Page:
Now my life feels a bit empty. Pointless. I feel like the children have left, the dog was killed by a falling anvil, and the roses were munched up by a stray horse.
The novel, you see, is sent off. Black Heart’s Blood, eight years in the making, is finally done, read, re-done, checked, read again, edited, cut, changed, polished, printed out, peered over and kissed lightly on the lips by a volleyball team of angels.
Last night I sent it off to my five chosen agents, with a synopsis, query letter, and first three chapters. Those who haven’t been through this process might be amazed by how much time it takes. A query letter (Hello, this is me, and here’s my book) takes weeks or months of fretting. Just google “agent query letter” and see what a flood of frantic, hair-pulling hits you’ll get.
I’ve also learned a hell of a lot about how to make a novel good. Thanks in large part to Stephen King’s brilliant book On Writing and agent Kristin’s excellent blog, Pub Rants, where every tip given is a nugget of pure gold.
So here’s what I learned:
1. Find the story catalyst, the event that makes the story begin. Harry gets his letter, Charlie buys the chocolate bar, Bastian finds the bookshop and the book that never ends. Make sure you know what it is, and arrange the book so it happens in the first thirty pages. The beginning of your book is just a vessel to deliver the plot catalyst.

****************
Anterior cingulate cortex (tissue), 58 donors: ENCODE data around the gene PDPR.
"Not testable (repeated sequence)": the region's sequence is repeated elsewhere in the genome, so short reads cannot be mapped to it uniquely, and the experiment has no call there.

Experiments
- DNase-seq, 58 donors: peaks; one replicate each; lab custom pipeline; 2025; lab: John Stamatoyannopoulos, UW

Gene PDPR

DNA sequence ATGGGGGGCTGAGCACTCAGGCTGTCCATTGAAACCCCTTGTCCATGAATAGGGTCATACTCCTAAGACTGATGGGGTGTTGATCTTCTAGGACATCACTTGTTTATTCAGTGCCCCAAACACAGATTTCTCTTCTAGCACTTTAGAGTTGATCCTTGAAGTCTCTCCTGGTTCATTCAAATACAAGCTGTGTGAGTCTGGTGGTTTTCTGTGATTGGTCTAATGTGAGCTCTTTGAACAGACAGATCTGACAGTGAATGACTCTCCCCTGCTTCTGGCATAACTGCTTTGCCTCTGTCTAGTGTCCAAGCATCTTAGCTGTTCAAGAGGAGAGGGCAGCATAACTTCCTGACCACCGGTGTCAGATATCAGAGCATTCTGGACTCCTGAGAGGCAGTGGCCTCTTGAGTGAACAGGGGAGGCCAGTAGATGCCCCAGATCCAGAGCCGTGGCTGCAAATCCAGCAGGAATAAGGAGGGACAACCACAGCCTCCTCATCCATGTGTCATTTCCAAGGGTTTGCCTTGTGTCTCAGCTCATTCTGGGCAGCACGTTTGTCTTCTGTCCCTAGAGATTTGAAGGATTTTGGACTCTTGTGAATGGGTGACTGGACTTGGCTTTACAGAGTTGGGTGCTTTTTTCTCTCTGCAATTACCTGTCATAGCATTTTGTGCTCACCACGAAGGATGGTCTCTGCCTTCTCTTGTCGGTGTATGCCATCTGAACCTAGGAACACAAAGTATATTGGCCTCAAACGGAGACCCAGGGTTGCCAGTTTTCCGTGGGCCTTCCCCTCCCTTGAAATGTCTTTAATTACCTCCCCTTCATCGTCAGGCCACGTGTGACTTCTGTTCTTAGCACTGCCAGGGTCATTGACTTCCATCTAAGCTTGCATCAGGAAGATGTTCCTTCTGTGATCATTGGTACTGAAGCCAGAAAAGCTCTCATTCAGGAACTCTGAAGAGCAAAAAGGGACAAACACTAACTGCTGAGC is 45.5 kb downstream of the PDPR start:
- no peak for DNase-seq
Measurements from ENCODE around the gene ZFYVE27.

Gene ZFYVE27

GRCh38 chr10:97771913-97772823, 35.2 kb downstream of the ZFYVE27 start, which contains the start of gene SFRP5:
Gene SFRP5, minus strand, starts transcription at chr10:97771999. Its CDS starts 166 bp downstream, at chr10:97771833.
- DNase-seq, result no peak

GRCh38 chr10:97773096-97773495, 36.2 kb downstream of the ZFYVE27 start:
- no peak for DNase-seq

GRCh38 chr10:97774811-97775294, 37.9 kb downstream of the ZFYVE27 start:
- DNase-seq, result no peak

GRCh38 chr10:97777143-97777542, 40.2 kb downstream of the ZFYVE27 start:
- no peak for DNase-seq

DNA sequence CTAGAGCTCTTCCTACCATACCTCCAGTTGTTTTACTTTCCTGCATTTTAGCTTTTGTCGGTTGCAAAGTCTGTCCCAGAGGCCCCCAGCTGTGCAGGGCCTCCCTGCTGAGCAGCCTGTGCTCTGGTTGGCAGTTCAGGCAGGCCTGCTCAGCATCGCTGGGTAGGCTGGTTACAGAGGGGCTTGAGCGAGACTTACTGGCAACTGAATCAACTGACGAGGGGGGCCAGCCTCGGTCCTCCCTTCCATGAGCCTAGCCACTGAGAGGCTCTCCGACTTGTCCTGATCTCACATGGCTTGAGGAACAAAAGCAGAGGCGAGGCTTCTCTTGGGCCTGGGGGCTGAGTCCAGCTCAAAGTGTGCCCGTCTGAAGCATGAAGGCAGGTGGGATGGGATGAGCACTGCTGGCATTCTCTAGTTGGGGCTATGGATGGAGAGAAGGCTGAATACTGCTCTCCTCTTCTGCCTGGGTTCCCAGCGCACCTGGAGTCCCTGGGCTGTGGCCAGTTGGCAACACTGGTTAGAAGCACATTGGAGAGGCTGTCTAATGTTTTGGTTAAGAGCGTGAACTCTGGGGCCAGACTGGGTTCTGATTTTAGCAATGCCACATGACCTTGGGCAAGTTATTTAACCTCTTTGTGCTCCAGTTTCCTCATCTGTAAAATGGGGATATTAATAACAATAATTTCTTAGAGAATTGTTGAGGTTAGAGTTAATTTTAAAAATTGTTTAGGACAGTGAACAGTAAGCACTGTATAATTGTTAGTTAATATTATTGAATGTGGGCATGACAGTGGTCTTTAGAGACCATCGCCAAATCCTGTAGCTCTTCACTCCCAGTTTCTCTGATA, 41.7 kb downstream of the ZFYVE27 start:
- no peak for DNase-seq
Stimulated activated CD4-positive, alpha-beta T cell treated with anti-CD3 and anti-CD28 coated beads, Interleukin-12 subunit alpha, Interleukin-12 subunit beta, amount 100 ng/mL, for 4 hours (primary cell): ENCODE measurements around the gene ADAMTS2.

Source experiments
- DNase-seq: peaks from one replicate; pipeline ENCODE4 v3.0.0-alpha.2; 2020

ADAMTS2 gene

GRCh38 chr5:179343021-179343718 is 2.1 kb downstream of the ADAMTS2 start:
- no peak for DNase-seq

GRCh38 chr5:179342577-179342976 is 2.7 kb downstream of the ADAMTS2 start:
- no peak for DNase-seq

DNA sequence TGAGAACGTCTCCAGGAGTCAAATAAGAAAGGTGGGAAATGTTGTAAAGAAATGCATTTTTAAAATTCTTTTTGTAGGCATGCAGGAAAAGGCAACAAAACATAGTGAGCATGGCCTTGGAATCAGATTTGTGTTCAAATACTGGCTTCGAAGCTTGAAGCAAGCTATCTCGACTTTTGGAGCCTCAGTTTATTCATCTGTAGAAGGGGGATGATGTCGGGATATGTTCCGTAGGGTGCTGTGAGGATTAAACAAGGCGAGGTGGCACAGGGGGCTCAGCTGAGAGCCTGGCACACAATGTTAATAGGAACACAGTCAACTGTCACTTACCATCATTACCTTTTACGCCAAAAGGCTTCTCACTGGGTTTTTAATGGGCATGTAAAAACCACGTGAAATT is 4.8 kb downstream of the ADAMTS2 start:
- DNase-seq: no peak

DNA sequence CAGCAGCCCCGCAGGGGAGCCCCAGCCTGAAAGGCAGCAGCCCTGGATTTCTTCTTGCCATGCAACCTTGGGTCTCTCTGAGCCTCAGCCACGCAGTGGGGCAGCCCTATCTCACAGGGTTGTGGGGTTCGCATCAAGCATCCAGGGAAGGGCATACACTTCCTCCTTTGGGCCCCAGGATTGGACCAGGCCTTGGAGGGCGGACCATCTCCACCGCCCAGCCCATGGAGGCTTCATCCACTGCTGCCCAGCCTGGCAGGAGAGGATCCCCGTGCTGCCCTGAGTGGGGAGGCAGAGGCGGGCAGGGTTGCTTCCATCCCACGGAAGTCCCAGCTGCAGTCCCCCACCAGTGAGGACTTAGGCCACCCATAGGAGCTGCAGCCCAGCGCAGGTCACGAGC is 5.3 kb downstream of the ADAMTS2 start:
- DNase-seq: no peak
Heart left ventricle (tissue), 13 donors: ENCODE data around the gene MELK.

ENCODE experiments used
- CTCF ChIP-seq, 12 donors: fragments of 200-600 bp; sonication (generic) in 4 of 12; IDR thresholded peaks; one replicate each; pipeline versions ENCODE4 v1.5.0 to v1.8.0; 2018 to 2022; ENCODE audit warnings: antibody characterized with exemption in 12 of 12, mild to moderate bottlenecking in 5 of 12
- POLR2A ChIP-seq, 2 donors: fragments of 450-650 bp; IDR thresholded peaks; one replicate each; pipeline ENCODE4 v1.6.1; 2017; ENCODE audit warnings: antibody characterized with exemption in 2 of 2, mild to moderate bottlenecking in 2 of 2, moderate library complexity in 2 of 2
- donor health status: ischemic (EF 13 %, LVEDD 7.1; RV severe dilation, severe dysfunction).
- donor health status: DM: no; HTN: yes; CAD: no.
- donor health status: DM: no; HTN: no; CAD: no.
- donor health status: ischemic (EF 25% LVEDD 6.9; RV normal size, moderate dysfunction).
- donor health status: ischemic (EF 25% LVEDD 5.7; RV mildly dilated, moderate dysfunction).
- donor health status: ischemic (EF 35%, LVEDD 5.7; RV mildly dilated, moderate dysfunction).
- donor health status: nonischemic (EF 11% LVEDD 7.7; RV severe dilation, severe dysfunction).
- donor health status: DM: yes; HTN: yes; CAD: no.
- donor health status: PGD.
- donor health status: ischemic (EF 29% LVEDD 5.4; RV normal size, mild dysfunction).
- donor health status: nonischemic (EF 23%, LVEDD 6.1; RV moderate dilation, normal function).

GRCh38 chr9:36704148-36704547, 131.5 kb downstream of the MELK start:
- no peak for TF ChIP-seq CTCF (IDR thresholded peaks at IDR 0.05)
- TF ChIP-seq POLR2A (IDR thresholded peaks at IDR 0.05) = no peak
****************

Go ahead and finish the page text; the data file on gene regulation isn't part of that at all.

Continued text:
2. Cut like you’re an insane gardener. In my final draft I went from 120,000 words to 97,000. Terrible carnage. Seriously, your book will shine if you remove every excess phrase and un-needed character. Take those darlings, gag them, and shove the buggers into a wood-chipper.
3. Listen to feedback. I received very useful feedback from test readers and redesigned a character because of it, making her much better. Readers are your future audience, so listen!
4. Copy somebody. I read The Hunger Games and noted everything she did structure, grammar and pace-wise. To learn the mechanics of writing a best-seller, study a best seller, and note your own reactions and emotions as you first read it.
5. Use adverbs VERY sparsely. Incredibly sparsely. And semicolons too. A semicolon in fiction means, “look at me, I’m smart, me”. Off with their heads. Or their colons.
Now keep in mind these tips aren’t worth much unless an agent calls me. I have high hopes that they will. It’s a very good book, and I’ve read the fucking thing 96 times so I should know.
And if an agent does call, you’ll all hear about it. Oh yes you will.
God speed Jeffri Erduul!